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Brand new to C#, requesting book recommendations

P: n/a
Hi,

I am planning on purchasing VS2005 to learn C# very soon, and I need good
book recommendations. I realize this is a question that may be asked a lot,
but please consider my background:

I have been a ClassicVB/ASP programmer for about 7 years. I have never done
anything with .NET and only have a very basic understanding of the platform.
Recently, I started working on a large JAVA project at my job (even though I
have very little JAVA experience). I am beginning to realize how far behind
I am because I do not konw much about OOP. Therefore in addition to being a
good introduction to C#, I would like a book that is a good primer on OOP
design and implementation techniques. Ideally, the book would also cover
the new features in C# 2.0 and VS2005.

What would you recommend? Is there any book out there that is considered
pretty much the standard C# reference book?

Thanks in advance for any guidance you can provide.

Best regards,
Mike
Nov 17 '05 #1
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4 Replies


P: n/a
Mike,

There are a number of good ways to go about finding a good primer. Of
course, nothing substitutes for going to a large technical book store and
reading through a few candidate primers. Each of us write differently, with
a different emphasis and a different set of priorities. You'll want to ask
yourself a few questions while examining the various candidates:

Do you like the author's writing style? Is it clear, easy to understand?
Will the author leave you with questions or does the author anticipate your
areas of confusion? Are you the target audience?

Are there enough (too few? too many?) examples? Are the examples simple and
clear? Is the complete source code provided so that you can try the program
yourself? Is there a web site with source code you can download? Every book,
no matter how carefully edited has errors. Is there an errata sheet you can
access on the web?

Another question is whether the primer offers itself as a comprehensive
reference or as a tutorial? Some rare books are excellent at both, but most
books are better as one than as the other.

You want to be sure the C# book you buy is targeted at C# 2.0 and covers the
important new features (especially generics), and that C# 2.0 is integrated
into the entire book. You also want a book that applies C# (sooner or later)
to building .NET applications (that is what C# is for, after all.

I hope you will consider my book, Programming C# 4th Edition (O'Reilly).
Programming C# is divided into three parts: Part I teaches the language
(completely updated for C# 2.0), Part II shows you how to build Windows and
web applications as well as web services and Part III explores the .NET
framework.

It is my goal to provide a smooth transition from other programming
languages (notably C++, Java and VB) to C#. I did not set out to reproduce
the Microsoft documentation; but rather to tell the story of C# .20 and how
C# is used to produce applications in .NET.

I provide extensive support for my books on my web site
(http://www.LibertyAssociates.com) where you will find a sample chapter,
Table of Contents and Index and where you can buy the book at a 30%
discount. You will also find that my site provides the complete source code,
a link to the errata, and a FAQ. Finally, I offer a private support
discussion center for questions that arise while reading my books.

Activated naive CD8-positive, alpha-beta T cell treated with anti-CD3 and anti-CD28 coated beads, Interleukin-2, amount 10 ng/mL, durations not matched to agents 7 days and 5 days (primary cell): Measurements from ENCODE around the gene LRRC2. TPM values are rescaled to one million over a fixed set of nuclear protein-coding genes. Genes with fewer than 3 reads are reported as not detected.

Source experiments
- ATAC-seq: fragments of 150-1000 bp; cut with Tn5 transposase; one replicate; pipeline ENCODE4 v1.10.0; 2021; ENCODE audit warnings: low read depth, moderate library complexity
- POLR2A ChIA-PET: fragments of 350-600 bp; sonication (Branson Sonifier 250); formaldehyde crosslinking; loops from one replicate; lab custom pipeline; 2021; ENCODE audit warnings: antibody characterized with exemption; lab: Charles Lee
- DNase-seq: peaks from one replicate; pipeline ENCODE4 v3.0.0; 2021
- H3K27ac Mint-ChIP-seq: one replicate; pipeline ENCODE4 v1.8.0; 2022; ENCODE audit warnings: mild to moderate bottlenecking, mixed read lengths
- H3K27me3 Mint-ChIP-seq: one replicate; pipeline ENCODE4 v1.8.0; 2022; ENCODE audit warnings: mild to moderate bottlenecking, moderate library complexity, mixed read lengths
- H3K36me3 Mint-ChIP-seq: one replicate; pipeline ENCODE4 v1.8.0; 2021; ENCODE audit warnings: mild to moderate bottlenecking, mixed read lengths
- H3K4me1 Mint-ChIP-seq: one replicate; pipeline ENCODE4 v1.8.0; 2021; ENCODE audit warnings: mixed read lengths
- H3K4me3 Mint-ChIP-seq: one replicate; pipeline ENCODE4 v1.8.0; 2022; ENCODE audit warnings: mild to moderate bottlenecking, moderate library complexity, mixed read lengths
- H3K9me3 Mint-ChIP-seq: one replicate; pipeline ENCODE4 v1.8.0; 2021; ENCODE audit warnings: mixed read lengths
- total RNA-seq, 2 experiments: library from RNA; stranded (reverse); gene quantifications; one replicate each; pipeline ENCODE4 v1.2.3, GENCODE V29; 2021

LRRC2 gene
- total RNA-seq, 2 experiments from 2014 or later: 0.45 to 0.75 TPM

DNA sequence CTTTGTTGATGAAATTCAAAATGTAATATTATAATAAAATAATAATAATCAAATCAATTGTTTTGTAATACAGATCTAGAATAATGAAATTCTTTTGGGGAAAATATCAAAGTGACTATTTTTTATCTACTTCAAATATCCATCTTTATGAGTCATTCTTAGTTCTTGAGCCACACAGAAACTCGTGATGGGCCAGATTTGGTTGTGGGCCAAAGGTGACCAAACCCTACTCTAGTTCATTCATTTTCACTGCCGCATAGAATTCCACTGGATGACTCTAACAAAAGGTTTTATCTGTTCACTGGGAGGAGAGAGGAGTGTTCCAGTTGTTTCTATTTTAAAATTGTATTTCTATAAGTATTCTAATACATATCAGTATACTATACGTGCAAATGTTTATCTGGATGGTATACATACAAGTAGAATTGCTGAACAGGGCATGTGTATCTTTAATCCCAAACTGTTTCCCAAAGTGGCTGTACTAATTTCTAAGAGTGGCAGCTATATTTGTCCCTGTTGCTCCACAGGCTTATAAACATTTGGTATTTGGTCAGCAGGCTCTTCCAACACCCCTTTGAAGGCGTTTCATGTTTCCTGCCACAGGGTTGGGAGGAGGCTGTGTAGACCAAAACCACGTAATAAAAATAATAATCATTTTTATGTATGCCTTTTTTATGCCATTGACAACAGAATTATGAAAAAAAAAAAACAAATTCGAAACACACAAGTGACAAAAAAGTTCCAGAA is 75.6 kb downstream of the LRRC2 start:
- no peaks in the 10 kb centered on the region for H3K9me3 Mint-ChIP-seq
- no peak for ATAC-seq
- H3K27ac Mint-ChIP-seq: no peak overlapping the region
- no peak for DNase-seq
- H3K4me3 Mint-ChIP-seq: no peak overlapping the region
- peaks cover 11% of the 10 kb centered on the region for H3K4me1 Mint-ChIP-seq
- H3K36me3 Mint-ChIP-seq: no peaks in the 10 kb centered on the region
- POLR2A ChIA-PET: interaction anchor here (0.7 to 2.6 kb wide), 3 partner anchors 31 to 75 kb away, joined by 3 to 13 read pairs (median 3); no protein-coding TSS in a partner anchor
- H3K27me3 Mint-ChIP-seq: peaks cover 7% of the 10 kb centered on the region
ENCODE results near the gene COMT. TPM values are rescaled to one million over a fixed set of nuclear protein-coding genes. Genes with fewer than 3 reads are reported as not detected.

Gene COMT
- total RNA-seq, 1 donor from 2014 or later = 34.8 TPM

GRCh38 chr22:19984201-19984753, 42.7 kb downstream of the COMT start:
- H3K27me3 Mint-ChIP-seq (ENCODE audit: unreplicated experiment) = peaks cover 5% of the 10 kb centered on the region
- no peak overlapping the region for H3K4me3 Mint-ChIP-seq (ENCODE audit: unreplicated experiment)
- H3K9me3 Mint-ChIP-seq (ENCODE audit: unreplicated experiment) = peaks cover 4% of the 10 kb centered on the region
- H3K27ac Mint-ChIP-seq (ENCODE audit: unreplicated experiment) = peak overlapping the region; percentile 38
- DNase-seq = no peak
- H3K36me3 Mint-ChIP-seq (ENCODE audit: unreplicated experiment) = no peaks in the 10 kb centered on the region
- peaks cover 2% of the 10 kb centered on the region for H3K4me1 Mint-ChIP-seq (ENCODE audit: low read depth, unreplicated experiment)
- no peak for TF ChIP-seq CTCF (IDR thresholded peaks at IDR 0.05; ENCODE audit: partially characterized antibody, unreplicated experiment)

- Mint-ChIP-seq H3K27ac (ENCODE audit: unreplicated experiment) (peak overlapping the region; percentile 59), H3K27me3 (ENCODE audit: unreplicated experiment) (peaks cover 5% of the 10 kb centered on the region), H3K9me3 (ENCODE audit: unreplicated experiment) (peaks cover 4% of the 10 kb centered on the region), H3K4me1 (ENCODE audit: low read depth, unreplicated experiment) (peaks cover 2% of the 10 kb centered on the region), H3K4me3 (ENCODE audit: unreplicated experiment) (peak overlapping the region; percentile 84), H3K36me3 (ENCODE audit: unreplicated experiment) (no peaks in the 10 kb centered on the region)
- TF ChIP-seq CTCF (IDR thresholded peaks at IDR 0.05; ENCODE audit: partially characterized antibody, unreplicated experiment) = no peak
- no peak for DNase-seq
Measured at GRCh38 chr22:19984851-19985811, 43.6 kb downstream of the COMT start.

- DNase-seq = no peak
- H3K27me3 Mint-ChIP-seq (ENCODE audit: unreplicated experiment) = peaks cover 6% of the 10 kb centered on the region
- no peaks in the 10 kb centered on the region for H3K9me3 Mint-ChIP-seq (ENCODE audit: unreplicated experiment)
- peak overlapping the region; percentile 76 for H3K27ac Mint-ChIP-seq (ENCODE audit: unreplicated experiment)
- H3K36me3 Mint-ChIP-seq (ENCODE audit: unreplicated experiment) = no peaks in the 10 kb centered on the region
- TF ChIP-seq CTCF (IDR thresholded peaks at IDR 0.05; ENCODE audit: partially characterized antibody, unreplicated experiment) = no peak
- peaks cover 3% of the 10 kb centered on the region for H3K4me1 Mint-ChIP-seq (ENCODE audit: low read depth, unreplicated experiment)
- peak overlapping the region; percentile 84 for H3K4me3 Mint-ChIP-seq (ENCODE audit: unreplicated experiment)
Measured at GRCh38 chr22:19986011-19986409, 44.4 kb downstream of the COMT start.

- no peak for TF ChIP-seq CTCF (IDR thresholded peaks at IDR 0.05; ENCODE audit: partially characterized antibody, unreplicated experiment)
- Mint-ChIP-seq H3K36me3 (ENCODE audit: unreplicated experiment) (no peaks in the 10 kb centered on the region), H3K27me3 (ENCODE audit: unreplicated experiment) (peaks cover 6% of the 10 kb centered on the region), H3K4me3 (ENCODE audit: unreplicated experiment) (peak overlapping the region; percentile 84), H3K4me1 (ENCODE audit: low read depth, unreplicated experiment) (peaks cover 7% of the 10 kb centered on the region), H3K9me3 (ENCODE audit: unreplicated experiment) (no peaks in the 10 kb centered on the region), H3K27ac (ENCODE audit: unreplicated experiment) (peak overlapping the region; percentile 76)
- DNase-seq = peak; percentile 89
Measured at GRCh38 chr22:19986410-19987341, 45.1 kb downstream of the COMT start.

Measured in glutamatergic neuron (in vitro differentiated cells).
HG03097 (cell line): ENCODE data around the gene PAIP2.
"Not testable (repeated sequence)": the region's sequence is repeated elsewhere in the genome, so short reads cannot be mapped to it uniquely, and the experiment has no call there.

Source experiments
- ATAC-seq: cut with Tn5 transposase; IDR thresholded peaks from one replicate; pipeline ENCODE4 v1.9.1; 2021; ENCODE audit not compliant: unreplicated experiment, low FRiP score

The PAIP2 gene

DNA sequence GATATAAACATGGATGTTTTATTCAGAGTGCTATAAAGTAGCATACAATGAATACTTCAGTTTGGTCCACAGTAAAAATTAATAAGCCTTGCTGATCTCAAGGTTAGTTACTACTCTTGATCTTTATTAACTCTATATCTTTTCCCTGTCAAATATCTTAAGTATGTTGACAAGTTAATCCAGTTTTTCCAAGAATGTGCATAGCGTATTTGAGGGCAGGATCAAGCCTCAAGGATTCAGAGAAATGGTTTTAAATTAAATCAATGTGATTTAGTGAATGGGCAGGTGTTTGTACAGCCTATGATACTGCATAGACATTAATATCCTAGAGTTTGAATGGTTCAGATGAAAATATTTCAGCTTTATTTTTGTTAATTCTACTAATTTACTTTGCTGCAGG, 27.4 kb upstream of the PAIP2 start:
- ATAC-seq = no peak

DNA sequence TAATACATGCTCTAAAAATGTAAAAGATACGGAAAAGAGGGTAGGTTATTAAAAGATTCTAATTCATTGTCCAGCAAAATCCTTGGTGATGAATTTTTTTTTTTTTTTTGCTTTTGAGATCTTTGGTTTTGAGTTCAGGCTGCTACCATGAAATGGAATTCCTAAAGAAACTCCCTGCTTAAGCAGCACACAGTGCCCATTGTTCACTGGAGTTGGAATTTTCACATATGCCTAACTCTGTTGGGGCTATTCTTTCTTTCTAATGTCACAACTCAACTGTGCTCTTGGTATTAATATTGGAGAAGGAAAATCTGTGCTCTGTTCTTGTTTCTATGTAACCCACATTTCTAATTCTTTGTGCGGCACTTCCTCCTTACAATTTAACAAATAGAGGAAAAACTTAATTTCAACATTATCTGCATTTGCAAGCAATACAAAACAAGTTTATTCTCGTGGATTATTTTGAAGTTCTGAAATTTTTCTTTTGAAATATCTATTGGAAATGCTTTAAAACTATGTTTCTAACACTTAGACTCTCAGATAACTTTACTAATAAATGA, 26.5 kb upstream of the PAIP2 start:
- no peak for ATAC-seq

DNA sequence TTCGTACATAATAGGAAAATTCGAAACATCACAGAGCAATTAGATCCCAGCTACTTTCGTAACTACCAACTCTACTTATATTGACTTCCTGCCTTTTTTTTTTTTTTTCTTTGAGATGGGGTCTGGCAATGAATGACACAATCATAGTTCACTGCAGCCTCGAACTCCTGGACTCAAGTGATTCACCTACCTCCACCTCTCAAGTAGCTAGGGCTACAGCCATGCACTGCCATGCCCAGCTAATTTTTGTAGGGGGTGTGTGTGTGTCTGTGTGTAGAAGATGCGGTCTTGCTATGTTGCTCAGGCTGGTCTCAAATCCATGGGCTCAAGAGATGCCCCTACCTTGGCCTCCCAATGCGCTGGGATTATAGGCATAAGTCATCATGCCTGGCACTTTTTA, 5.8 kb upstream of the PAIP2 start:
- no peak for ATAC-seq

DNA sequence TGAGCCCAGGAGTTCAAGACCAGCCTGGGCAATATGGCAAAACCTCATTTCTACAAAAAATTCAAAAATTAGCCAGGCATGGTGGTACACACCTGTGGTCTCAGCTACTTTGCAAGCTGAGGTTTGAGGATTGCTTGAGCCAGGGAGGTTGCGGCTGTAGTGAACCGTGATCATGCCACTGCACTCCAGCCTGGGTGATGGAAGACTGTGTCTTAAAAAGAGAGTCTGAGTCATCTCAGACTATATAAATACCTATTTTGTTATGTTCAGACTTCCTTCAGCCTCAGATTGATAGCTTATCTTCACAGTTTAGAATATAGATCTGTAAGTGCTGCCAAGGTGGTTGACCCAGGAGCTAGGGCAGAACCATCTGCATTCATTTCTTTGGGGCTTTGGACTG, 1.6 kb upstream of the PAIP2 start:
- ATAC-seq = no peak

Finally, if you decide to go with Visual Basic 2005 instead (and there are
good reasons to do that as well) then I hope you will consider my newest
book Programming Visual Basic 2005, which is targeted squarely at VB6
programmers, and takes the approach of "start programming instantly" and
explains concepts as we go (there is a solid introduction to both the
language and to OOP in the final section of the book for those who like
things explained all in one place).

Thanks and best of luck.

Jesse Liberty
http://www.LibertyAssociates.com



"Mike" <no****@please.com> wrote in message
news:eT**************@TK2MSFTNGP12.phx.gbl...
I am planning on purchasing VS2005 to learn C# very soon, and I need good
book recommendations. :

I have been a ClassicVB/ASP programmer for about 7 years. ...I am
beginning to realize how far behind I am because I do not konw much about
OOP. Therefore in addition to being a good introduction to C#, I would
like a book that is a good primer on OOP design and implementation
techniques. Ideally, the book would also cover the new features in C# 2.0
and VS2005.


Nov 17 '05 #2

P: n/a
GS
Fantastic. Thank you for taking the time to write a lengthy reply, you've
got yourself a new customer :)

Thanks again,
Mike
"Jesse Liberty" <jl******@libertyassociates.com> wrote in message
news:lb********************@speakeasy.net...
Mike,

There are a number of good ways to go about finding a good primer. Of
course, nothing substitutes for going to a large technical book store and
reading through a few candidate primers. Each of us write differently,
with a different emphasis and a different set of priorities. You'll want
to ask yourself a few questions while examining the various candidates:

Do you like the author's writing style? Is it clear, easy to understand?
Will the author leave you with questions or does the author anticipate
your areas of confusion? Are you the target audience?

Are there enough (too few? too many?) examples? Are the examples simple
and clear? Is the complete source code provided so that you can try the
program yourself? Is there a web site with source code you can download?
Every book, no matter how carefully edited has errors. Is there an errata
sheet you can
access on the web?

Another question is whether the primer offers itself as a comprehensive
reference or as a tutorial? Some rare books are excellent at both, but
most books are better as one than as the other.

You want to be sure the C# book you buy is targeted at C# 2.0 and covers
the important new features (especially generics), and that C# 2.0 is
integrated into the entire book. You also want a book that applies C#